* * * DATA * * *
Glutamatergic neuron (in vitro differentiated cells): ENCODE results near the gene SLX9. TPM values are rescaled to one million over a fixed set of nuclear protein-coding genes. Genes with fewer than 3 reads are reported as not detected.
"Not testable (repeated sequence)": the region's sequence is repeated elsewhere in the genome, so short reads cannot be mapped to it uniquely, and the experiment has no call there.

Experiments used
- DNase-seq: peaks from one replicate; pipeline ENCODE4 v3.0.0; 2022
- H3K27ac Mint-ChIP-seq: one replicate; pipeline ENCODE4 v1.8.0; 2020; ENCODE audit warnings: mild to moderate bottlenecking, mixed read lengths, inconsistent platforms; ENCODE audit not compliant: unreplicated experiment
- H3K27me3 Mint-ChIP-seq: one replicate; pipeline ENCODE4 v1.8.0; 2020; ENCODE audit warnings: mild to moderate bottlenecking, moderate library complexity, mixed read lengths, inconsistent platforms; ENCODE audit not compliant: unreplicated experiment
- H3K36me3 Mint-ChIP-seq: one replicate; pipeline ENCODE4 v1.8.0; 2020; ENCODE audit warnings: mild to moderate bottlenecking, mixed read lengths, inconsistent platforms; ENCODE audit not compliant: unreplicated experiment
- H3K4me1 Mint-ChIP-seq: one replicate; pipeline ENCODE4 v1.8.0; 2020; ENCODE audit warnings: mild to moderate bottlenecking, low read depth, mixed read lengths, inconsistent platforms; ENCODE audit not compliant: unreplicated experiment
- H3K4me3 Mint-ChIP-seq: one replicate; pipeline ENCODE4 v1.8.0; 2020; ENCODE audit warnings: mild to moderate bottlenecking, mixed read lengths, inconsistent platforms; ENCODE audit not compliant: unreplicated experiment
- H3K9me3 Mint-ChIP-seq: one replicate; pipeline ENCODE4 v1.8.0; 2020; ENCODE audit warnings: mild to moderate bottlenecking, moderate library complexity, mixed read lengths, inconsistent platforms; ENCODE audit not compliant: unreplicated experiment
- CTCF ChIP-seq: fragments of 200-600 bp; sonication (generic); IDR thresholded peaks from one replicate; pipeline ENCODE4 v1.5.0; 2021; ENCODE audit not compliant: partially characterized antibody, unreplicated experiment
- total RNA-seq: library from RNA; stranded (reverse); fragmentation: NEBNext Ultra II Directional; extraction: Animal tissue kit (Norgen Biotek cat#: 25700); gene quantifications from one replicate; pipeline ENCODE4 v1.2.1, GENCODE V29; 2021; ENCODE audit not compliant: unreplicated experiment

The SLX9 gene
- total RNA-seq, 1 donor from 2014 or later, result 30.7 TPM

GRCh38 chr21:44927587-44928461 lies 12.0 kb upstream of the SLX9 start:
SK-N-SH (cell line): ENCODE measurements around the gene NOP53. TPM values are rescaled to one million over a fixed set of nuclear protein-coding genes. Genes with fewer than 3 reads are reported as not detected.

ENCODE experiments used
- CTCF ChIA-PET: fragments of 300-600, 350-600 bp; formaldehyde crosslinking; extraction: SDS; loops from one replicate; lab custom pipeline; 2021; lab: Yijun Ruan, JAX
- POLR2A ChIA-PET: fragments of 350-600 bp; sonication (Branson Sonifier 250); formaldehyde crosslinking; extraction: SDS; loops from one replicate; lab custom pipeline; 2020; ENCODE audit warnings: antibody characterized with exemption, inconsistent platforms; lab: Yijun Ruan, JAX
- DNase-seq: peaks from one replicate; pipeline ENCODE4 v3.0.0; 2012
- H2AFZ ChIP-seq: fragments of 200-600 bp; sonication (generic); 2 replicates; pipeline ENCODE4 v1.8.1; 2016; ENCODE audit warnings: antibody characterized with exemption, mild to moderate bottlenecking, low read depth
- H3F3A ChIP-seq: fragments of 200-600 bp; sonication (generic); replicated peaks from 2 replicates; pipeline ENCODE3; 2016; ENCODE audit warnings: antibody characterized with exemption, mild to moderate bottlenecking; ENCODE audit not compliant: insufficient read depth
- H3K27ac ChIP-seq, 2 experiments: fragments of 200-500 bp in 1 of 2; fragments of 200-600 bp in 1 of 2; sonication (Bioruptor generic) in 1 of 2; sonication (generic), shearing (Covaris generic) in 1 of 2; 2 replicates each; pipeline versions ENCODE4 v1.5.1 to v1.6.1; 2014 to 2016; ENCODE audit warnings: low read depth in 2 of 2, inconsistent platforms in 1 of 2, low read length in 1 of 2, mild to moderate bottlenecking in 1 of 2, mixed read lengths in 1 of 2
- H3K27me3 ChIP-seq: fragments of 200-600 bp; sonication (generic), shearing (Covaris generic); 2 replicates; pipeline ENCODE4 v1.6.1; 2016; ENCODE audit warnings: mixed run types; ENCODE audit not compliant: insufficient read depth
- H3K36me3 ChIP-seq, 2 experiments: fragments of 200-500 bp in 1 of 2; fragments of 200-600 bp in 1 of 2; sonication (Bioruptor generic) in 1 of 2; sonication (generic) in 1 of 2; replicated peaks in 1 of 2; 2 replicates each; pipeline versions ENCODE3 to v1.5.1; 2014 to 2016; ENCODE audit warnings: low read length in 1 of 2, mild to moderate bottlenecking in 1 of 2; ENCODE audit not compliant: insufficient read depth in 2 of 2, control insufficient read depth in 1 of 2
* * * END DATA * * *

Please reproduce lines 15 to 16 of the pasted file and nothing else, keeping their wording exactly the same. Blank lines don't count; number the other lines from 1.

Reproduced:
GRCh38 chr21:44927587-44928461 lies 12.0 kb upstream of the SLX9 start:
SK-N-SH (cell line): ENCODE measurements around the gene NOP53. TPM values are rescaled to one million over a fixed set of nuclear protein-coding genes. Genes with fewer than 3 reads are reported as not detected.